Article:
As we spoke, I started thinking about the little lies I tell every day — often without thinking about it, but not always. I have been guilty of exaggerating a metric here or there or omitting facts for my own advantage. Each time, there is a little voice inside my head that tells me it is the wrong thing to do. I have wondered whether everyone does this or whether it is just me. Could this be what has been holding me back?
I did some research and it seems most of us lie quite a bit. A study by the University of Massachusetts found that 60 percent of adults could not have a 10-minute conversation without lying at least once. The same study found that 40 percent of people lie on their résumés and a whopping 90 percent of those looking for a date online lie on their profiles. Teenage girls lie more than any other group, which is attributed to peer pressure and expectation. The study did not investigate the number of lies told by entrepreneurs looking for investment capital, but I fear we would top the chart.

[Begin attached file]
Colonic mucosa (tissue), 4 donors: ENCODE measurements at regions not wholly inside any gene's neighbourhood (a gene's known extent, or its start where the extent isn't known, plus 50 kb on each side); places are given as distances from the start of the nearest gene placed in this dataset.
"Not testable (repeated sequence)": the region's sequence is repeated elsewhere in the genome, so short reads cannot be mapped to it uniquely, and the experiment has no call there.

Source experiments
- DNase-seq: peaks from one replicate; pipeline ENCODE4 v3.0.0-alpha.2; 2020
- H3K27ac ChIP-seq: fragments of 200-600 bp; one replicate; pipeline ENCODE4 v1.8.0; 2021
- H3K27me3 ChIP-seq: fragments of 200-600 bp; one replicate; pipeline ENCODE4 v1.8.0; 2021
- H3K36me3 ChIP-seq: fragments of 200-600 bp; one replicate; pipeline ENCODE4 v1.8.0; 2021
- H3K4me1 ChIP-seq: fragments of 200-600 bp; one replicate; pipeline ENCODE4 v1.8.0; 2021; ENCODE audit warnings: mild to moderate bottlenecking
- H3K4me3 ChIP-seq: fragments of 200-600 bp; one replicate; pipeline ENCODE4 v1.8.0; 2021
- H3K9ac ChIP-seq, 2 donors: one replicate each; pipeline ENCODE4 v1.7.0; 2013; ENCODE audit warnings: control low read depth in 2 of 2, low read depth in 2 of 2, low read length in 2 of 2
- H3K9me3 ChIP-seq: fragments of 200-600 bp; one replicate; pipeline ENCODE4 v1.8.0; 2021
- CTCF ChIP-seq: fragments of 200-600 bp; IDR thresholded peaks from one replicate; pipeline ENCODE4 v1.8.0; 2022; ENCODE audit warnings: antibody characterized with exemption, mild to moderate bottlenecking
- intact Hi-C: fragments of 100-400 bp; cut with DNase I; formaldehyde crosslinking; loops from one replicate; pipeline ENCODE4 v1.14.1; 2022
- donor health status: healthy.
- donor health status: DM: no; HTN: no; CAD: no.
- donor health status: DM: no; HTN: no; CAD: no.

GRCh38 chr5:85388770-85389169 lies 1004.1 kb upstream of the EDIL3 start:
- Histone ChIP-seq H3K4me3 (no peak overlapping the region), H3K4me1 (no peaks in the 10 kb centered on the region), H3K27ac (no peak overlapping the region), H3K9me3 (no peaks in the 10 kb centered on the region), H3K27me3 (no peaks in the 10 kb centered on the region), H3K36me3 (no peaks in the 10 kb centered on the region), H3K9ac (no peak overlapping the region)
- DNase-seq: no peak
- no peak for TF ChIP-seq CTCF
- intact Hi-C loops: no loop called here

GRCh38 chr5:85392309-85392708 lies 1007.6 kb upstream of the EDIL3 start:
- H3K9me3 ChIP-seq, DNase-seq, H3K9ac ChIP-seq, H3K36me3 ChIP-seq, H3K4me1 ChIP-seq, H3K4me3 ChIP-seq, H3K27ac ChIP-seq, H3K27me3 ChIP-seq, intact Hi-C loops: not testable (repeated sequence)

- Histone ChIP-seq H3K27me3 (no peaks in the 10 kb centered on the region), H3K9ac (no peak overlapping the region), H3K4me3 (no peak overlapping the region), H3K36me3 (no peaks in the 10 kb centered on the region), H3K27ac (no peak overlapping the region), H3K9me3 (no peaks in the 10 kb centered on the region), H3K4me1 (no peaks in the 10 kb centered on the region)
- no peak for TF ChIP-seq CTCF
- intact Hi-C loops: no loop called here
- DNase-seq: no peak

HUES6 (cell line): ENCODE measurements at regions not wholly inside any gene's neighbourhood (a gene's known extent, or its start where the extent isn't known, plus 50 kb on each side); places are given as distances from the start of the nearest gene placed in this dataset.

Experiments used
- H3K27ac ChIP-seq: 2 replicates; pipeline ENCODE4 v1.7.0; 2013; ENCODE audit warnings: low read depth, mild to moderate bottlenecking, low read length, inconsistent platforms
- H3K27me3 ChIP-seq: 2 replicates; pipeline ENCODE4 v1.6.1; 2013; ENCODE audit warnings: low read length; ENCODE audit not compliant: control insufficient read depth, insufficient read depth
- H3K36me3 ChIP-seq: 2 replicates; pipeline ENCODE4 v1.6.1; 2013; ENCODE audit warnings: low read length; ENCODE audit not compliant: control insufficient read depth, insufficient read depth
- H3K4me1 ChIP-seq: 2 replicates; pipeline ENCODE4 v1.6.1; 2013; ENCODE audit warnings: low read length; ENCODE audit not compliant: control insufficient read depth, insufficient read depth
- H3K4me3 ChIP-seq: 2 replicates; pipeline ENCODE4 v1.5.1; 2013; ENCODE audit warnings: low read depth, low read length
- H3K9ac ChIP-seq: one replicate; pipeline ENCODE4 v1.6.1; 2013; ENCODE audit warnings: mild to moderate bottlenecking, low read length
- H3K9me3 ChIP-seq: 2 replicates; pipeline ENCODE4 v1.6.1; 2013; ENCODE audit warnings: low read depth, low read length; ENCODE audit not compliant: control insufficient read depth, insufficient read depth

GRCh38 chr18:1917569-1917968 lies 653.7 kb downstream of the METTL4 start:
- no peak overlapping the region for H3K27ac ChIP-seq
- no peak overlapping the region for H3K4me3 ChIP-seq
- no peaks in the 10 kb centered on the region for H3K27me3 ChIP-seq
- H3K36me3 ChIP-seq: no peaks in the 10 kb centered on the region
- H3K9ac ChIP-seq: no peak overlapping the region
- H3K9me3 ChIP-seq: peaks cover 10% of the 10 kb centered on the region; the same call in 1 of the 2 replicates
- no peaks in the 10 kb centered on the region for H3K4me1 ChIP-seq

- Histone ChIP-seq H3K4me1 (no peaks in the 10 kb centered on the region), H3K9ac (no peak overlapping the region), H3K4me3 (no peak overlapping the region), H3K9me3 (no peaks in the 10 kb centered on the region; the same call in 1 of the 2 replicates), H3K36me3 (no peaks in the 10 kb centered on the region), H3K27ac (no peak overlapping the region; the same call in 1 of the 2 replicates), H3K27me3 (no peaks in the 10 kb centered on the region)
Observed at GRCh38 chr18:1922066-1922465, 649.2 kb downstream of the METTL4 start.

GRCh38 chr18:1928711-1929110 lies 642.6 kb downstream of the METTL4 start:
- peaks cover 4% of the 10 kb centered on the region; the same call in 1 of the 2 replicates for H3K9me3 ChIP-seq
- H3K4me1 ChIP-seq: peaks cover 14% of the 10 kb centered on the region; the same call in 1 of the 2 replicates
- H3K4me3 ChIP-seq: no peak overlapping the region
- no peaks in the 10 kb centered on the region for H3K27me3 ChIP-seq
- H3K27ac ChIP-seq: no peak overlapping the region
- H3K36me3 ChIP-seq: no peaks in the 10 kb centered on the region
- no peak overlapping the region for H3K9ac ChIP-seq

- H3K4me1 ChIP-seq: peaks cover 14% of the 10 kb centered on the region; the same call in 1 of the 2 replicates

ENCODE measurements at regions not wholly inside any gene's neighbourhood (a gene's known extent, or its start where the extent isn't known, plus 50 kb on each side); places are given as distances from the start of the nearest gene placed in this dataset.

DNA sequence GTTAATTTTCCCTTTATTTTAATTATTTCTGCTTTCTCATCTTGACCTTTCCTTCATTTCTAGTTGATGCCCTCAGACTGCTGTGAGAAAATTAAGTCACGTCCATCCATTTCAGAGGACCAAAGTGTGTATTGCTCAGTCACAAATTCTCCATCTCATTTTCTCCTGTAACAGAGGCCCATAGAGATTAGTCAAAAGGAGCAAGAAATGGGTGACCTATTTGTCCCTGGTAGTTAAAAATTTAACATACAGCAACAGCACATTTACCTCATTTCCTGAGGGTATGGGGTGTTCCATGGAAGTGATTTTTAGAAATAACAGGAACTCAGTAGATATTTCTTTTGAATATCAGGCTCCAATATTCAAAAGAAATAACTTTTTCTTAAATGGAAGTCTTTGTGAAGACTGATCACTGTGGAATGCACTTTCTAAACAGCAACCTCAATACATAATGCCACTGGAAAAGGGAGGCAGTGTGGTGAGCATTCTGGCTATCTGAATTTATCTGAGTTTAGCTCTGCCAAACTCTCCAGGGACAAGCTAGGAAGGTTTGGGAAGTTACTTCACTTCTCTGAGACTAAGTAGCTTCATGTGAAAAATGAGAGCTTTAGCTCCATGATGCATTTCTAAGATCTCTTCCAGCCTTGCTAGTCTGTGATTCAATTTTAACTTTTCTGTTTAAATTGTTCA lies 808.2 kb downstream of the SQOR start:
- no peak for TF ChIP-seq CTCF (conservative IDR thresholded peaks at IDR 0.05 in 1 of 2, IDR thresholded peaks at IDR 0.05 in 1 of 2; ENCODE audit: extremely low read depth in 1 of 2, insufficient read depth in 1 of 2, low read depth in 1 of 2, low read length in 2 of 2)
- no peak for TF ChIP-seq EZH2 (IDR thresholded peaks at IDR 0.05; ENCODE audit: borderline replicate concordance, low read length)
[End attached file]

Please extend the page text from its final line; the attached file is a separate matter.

Most people lie about little things to make them look good. Astudy by a film rental company found that 30 percent of respondents lied about having seen “The Godfather.” It’s a classic film, we assume everyone has seen it, and we lie that we have too, because we want to fit in. People lie to stave off the consequences of making a mistake, to buy more time or to spare someone’s feelings. Their hearts may be in the right place, but they are still telling lies.
Peter has invested in hundreds of businesses. Every time he sees a pitch, he waits until the end of the presentation before asking the entrepreneurs to go back through the deck and point out every lie they have just told. There are always plenty. As soon as the entrepreneurs open up with the truth, they can start managing what to do next.
Peter maintains that telling lies is the No. 1 reason entrepreneurs fail. Not because telling lies makes you a bad person but because the act of lying plucks you from the present, preventing you from facing what is really going on in your world. Every time you overreport a metric, underreport a cost, are less than honest with a client or a member of your team, you create a false reality and you start living in it.
You know the right path to take and choose another, and in so doing you lose control of the situation. Now, rather than tackling the problem head on, you have to manage the fallout from the lie. I know people who seem to have spent their entire careers inflating the truth and then fighting to meet the expectations they have set.